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Pure Reason is a Disease May 1, 2007

Posted by Dwight Furrow in Ethics.

Or how to naturalize Levinas. This article is a good summary of cognitive science and emotions. For my purposes, the nut graf:

“In 2004, Harvard psychologist Joshua Greene used brain imaging to demonstrate that our emotions play an essential role in ordinary moral decision-making. Whenever we contemplate hurting someone else, our brain automatically generates a negative emotion. This visceral signal discourages violence. Greene’s data builds on evidence suggesting that psychopaths suffer from a severe emotional disorder — that they can’t think properly because they can’t feel properly.

“This lack of emotion is what causes the dangerous behavior,” said James Blair, a cognitive psychologist at the National Institute of Mental Health.”

Update: More evidence (here) of the role of the brain and feelings of altruism in moral conduct.

Thanks to Kevin for the catch.



1. Michael Mussachia - May 1, 2007

A nice example of how empirical data can contribute to general considerations in moral philosophy.

2. Dwight Furrow - May 1, 2007

It is interesting to think about whether this negative emotion that Greene discovers has a felt quality that is essential to the motivational state that inhibits our acting to harm someone.

If so, that suggests that even highly sophisticated computers may not have a moral conscience as we understand it, since they would presumably lack the feeling states of biological organisms.

3. Nina Rosenstand - May 1, 2007

A wonderful example of how scientists can only weigh in on the descriptive angle of ethics, not the normative one. We should, of course, learn as much as we can about the hardwiring of morality–which ought to put to rest all lingering assumptions that ethics is merely a matter of socialization, or that moral decisions take place in an emotional vacuum. But from here to conclude what is correct moral behavior? Sorry, James Blair, that’s not how it works. Scientists may be able to tell us whether a moral consideration/inhibition is natural–not if it’s “right.” The difficulty in making moral decisions may well stem from precisely this inhibition–because sometimes the right thing to do is indeed the hard thing to do. Sometimes Kant is right, after all. Overriding one’s natural emotional reluctance to cause harm, if universalizing the act makes sense, could indeed be a sign of a higher moral understanding–not lunacy or emotional deficiency. So could overriding one’s natural emotional reluctance to cause harm to an individual, if by sacrificing the few one would save the many. Sometimes Bentham is right, too. Who says moral decisions are supposed to be easy?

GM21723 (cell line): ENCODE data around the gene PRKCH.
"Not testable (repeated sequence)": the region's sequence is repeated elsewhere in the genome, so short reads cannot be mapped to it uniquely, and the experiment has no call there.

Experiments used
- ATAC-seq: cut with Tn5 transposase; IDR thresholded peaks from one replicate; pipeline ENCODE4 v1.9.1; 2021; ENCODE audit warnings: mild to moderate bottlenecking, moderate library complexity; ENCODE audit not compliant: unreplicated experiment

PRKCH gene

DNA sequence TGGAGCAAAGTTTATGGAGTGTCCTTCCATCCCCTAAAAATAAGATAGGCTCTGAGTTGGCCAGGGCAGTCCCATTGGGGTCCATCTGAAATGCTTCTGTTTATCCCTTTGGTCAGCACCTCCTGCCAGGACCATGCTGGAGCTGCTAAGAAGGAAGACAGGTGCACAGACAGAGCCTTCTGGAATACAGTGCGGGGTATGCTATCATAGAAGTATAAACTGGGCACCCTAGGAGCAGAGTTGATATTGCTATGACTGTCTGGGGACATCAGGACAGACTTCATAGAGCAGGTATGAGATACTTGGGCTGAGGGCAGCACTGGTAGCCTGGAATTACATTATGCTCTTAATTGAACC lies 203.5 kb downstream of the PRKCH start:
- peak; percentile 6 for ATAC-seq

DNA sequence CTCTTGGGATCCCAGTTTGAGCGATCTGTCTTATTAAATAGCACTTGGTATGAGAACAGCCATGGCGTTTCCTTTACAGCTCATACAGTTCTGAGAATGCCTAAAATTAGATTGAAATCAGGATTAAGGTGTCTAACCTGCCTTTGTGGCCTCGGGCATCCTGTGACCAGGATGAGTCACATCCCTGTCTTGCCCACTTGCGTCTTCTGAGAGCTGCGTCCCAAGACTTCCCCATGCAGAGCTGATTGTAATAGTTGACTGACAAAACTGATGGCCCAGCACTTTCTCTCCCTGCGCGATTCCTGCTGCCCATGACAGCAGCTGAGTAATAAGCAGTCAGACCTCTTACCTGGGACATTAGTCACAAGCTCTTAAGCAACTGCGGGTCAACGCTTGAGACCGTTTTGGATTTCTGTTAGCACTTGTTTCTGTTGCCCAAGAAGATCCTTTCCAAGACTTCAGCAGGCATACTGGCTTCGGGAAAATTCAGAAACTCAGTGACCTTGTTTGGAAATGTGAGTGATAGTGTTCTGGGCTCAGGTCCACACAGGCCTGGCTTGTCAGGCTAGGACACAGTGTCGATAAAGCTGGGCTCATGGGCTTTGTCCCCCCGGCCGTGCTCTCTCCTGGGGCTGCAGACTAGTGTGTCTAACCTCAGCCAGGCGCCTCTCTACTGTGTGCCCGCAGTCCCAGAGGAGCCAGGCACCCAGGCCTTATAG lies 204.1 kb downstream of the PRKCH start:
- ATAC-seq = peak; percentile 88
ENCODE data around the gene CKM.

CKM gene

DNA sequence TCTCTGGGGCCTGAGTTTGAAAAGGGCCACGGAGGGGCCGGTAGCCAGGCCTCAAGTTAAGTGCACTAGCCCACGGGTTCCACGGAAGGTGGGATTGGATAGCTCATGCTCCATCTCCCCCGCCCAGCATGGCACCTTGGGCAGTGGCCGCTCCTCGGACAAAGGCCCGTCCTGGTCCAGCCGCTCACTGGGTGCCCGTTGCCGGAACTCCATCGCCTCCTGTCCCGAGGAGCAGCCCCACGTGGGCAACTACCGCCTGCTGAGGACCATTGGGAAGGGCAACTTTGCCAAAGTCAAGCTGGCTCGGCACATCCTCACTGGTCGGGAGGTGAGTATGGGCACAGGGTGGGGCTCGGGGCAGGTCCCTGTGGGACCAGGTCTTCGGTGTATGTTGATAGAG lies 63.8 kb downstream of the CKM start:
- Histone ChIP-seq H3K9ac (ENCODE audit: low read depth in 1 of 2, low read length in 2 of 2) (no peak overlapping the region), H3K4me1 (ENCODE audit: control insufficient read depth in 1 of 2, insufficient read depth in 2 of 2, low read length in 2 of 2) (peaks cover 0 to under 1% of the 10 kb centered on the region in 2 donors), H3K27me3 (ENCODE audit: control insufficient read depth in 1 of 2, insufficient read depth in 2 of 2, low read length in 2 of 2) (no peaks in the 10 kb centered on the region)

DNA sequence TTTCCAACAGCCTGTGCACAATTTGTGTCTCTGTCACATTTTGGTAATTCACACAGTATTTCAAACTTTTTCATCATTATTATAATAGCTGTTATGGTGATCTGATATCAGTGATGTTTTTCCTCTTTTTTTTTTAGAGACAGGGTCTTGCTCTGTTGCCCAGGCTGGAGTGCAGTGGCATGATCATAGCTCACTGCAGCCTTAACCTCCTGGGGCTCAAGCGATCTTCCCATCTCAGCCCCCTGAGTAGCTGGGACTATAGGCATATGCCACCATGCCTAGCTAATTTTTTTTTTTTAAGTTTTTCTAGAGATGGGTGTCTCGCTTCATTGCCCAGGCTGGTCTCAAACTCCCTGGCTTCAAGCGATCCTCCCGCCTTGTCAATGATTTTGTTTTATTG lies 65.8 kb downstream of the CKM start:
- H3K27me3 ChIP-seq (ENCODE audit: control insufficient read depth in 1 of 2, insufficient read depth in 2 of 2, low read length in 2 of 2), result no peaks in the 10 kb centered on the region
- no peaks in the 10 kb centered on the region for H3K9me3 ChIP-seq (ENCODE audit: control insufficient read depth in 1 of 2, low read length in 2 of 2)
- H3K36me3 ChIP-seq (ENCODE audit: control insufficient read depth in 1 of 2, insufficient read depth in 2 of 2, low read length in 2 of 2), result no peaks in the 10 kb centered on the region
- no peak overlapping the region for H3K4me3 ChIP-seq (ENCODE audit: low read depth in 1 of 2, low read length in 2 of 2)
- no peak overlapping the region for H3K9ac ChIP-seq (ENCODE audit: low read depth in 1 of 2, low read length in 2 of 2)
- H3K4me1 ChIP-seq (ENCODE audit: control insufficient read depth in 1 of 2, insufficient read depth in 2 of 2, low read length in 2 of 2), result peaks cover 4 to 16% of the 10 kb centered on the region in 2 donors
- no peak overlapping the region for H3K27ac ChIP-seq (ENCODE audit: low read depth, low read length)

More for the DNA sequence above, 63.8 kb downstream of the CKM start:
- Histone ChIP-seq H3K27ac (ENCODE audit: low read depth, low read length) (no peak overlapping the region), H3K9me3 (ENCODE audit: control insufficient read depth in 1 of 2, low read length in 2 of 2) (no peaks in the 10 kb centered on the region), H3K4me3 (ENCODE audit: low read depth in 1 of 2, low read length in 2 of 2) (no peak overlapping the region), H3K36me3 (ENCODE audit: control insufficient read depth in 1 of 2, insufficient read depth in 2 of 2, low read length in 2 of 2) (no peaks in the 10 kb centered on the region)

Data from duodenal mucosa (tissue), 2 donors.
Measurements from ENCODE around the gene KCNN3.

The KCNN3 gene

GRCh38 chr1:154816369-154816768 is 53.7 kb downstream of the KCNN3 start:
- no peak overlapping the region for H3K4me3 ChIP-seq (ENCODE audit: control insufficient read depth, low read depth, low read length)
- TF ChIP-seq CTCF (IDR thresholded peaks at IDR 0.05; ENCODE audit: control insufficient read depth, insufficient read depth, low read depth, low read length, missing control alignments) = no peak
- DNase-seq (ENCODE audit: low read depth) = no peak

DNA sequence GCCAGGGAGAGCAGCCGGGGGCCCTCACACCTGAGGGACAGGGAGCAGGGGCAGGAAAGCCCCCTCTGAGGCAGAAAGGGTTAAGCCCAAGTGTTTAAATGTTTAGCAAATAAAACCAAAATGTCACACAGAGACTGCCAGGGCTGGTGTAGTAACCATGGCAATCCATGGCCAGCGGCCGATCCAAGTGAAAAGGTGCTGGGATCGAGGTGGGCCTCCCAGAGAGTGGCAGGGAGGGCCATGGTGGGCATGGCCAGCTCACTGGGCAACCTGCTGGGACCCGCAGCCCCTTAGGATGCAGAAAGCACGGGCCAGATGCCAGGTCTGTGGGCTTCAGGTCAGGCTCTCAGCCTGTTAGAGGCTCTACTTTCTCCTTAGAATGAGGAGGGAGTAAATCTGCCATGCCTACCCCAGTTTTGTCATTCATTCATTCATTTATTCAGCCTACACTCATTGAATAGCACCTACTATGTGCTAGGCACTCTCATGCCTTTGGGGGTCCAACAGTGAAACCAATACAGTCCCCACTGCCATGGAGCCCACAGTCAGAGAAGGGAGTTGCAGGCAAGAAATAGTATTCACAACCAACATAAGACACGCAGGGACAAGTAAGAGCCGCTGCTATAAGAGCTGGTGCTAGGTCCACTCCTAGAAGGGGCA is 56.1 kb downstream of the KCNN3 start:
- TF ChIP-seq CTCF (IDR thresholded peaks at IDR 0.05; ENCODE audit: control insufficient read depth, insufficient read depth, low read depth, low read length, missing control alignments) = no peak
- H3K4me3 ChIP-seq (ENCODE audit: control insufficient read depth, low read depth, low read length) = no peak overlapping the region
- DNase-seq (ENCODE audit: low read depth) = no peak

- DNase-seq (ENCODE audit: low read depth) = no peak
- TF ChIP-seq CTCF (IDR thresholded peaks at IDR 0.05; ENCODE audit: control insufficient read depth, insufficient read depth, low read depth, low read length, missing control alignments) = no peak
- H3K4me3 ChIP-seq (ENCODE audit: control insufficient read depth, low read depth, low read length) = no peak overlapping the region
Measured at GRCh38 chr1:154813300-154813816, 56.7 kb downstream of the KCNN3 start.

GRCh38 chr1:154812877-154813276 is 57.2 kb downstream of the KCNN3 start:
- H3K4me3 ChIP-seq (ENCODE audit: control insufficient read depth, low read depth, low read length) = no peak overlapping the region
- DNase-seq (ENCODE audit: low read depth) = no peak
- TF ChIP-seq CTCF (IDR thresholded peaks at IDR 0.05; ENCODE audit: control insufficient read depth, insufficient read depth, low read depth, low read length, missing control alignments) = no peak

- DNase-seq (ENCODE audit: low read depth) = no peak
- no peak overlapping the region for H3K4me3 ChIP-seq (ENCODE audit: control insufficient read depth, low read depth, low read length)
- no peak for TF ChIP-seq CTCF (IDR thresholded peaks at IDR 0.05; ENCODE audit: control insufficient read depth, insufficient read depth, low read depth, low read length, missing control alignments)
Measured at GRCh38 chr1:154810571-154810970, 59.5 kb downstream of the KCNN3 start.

4. Dwight Furrow - May 3, 2007


I don’t think the role of science here is purely descriptive. There is, or ought to be, a substantial normative dimension to this research. It may be that science cannot tell us whether a moral inhibition is right. But shouldn’t our theories about what is right be constrained by human psychology? If not, aren’t we in danger of constructing inhuman, unlivable theories? One of the problems with traditional versions of Kant and utilitarianism is that they can’t give an account of human motivation.

An analogy with epistemology is instructive here. On many epistemological theories, one central consideration in justifying a belief is that the belief is a product of a normally functioning belief-generating mechanism–e.g. a visual or auditory mechanism. Aren’t these accounts of the emotional dimension of ethics an attempt to describe a properly functioning norm-generating mechanism? I don’t think that they comprehensively describe our capacity for practical reason. But they do help to clarify part of the structure of our practical reason and in doing so help to explain why certain actions or judgments are justified or not.

Finally, I think that we should not cavalierly accept the idea that over-riding our reluctance to cause harm exhibits “higher moral understanding”. Much misery has been caused by people acting on the dictum that “you have to break a few eggs to make an omelet”. I am not suggesting that historical examples of mass murder necessarily satisfy the conditions of a univesalization procedure. But I take it no one has come up with a universalization procedure that is reliable and not ridden with exceptions or eviscerated by lawyerly caveats.